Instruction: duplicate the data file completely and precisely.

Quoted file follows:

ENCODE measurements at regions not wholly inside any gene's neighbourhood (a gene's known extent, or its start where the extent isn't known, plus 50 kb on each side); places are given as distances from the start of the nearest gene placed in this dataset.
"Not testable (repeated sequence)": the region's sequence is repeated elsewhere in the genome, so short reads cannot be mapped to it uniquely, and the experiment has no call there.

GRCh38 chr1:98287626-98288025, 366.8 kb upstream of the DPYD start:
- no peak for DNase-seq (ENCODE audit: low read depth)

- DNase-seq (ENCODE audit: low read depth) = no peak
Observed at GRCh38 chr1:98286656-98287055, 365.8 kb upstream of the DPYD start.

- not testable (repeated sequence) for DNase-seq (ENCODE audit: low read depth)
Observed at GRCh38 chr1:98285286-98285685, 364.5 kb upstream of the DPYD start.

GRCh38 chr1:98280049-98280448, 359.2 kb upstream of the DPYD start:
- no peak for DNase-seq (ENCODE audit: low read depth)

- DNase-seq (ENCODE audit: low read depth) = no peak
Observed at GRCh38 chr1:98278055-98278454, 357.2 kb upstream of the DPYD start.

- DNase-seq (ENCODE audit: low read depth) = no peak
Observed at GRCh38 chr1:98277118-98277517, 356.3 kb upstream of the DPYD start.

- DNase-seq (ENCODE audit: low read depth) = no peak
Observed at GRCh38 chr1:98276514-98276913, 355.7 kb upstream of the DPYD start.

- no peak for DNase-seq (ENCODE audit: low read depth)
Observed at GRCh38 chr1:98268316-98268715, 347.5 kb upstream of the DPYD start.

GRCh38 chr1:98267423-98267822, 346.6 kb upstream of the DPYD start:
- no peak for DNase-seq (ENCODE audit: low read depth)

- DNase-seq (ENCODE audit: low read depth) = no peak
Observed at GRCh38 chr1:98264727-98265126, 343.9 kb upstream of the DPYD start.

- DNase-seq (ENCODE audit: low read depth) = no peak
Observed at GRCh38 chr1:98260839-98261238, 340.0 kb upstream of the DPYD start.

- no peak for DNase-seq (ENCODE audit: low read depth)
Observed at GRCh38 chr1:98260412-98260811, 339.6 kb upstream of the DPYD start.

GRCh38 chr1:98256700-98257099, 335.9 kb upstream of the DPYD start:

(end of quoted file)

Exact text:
ENCODE measurements at regions not wholly inside any gene's neighbourhood (a gene's known extent, or its start where the extent isn't known, plus 50 kb on each side); places are given as distances from the start of the nearest gene placed in this dataset.
"Not testable (repeated sequence)": the region's sequence is repeated elsewhere in the genome, so short reads cannot be mapped to it uniquely, and the experiment has no call there.

GRCh38 chr1:98287626-98288025, 366.8 kb upstream of the DPYD start:
- no peak for DNase-seq (ENCODE audit: low read depth)

- DNase-seq (ENCODE audit: low read depth) = no peak
Observed at GRCh38 chr1:98286656-98287055, 365.8 kb upstream of the DPYD start.

- not testable (repeated sequence) for DNase-seq (ENCODE audit: low read depth)
Observed at GRCh38 chr1:98285286-98285685, 364.5 kb upstream of the DPYD start.

GRCh38 chr1:98280049-98280448, 359.2 kb upstream of the DPYD start:
- no peak for DNase-seq (ENCODE audit: low read depth)

- DNase-seq (ENCODE audit: low read depth) = no peak
Observed at GRCh38 chr1:98278055-98278454, 357.2 kb upstream of the DPYD start.

- DNase-seq (ENCODE audit: low read depth) = no peak
Observed at GRCh38 chr1:98277118-98277517, 356.3 kb upstream of the DPYD start.

- DNase-seq (ENCODE audit: low read depth) = no peak
Observed at GRCh38 chr1:98276514-98276913, 355.7 kb upstream of the DPYD start.

- no peak for DNase-seq (ENCODE audit: low read depth)
Observed at GRCh38 chr1:98268316-98268715, 347.5 kb upstream of the DPYD start.

GRCh38 chr1:98267423-98267822, 346.6 kb upstream of the DPYD start:
- no peak for DNase-seq (ENCODE audit: low read depth)

- DNase-seq (ENCODE audit: low read depth) = no peak
Observed at GRCh38 chr1:98264727-98265126, 343.9 kb upstream of the DPYD start.

- DNase-seq (ENCODE audit: low read depth) = no peak
Observed at GRCh38 chr1:98260839-98261238, 340.0 kb upstream of the DPYD start.

- no peak for DNase-seq (ENCODE audit: low read depth)
Observed at GRCh38 chr1:98260412-98260811, 339.6 kb upstream of the DPYD start.

GRCh38 chr1:98256700-98257099, 335.9 kb upstream of the DPYD start: